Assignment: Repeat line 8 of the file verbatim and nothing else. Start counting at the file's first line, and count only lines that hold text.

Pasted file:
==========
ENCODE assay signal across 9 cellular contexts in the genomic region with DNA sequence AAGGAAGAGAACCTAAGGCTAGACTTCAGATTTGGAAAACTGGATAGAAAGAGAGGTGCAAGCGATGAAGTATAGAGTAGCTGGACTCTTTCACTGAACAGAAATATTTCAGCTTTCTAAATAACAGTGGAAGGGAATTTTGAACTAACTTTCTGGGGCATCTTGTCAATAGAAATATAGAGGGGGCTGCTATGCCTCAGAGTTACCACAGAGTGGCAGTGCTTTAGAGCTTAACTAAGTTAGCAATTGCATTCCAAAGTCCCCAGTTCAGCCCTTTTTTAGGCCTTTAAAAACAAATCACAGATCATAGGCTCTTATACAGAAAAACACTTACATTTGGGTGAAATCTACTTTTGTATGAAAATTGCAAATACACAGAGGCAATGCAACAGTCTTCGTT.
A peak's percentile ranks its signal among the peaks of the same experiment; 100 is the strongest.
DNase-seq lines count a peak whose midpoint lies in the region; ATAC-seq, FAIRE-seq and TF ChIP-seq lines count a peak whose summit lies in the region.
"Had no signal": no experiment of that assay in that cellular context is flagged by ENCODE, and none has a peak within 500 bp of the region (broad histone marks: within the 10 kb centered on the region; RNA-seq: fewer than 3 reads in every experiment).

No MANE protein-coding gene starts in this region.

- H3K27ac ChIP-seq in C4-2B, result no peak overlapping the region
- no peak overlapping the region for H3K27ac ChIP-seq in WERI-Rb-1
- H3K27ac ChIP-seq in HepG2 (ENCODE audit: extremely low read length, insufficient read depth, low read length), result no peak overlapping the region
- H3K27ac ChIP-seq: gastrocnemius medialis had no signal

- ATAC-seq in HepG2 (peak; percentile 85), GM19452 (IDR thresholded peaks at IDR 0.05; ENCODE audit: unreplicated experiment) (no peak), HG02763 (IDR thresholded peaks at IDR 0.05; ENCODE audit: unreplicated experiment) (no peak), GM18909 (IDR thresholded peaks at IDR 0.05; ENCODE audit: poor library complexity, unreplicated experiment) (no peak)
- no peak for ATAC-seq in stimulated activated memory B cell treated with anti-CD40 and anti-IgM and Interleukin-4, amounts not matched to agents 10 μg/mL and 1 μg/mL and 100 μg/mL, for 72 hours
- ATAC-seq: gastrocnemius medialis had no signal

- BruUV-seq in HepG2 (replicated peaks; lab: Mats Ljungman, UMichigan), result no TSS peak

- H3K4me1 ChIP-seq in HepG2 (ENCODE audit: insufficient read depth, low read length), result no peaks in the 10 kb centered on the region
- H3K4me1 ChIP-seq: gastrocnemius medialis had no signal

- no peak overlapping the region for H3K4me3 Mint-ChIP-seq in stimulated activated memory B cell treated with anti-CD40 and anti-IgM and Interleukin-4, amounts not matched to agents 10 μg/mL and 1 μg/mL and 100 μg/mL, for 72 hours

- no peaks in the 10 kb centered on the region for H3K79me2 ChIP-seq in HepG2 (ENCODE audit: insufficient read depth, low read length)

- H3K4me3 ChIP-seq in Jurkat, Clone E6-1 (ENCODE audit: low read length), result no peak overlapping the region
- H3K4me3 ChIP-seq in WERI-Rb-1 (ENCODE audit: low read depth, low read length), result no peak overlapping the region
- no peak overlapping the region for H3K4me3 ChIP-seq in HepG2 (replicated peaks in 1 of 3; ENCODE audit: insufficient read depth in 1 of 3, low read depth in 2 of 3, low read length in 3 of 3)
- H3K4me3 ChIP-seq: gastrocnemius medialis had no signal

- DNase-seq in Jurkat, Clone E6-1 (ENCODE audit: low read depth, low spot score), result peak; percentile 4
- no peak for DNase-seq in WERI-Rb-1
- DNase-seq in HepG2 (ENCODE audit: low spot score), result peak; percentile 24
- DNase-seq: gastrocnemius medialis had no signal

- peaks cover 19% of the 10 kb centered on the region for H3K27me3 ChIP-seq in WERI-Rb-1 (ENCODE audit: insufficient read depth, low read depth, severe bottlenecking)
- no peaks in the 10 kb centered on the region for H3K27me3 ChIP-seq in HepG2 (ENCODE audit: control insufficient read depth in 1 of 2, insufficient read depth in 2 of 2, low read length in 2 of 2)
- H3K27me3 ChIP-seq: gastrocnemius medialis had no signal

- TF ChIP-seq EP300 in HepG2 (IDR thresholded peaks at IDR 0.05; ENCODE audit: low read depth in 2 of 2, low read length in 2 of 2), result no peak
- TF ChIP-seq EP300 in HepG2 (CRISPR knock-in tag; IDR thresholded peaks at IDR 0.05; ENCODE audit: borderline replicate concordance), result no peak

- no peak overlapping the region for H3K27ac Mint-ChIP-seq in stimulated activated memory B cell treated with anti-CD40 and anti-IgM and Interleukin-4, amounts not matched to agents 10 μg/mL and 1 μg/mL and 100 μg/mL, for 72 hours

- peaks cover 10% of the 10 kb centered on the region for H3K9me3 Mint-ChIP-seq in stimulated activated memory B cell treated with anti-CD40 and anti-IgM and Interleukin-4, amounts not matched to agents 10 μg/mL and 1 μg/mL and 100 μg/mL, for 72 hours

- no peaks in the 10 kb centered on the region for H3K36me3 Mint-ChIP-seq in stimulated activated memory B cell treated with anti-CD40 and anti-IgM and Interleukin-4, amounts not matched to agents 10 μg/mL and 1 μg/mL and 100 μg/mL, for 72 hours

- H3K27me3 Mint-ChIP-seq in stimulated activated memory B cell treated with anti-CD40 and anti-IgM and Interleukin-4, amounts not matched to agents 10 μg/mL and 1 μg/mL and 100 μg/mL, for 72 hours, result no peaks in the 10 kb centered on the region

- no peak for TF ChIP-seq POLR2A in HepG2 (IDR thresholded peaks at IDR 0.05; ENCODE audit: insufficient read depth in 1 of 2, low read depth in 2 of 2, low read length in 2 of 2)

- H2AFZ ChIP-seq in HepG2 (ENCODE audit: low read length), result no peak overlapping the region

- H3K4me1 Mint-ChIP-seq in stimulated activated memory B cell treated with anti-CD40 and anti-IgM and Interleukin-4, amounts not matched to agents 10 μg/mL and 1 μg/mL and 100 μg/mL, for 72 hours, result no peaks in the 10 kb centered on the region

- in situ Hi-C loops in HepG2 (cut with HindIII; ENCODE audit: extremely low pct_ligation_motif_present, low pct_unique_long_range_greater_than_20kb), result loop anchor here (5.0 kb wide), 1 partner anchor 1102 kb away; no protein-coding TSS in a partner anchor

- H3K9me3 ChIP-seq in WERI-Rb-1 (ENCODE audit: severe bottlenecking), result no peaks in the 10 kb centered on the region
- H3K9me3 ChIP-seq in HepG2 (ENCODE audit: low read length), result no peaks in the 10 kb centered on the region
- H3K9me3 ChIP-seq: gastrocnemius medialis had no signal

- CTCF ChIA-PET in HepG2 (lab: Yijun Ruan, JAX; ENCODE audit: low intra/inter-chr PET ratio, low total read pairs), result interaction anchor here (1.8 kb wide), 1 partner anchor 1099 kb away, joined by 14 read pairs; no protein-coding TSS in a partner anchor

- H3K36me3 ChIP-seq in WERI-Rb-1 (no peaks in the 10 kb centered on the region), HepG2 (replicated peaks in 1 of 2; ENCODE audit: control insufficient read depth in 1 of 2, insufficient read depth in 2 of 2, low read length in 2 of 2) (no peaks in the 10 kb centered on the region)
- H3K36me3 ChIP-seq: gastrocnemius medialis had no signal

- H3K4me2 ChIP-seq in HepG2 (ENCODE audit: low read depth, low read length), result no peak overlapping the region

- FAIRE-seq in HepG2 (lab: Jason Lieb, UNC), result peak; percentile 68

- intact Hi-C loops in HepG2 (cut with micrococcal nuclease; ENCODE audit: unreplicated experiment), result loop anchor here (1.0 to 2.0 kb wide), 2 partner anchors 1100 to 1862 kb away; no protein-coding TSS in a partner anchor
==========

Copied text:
- H3K27ac ChIP-seq in HepG2 (ENCODE audit: extremely low read length, insufficient read depth, low read length), result no peak overlapping the region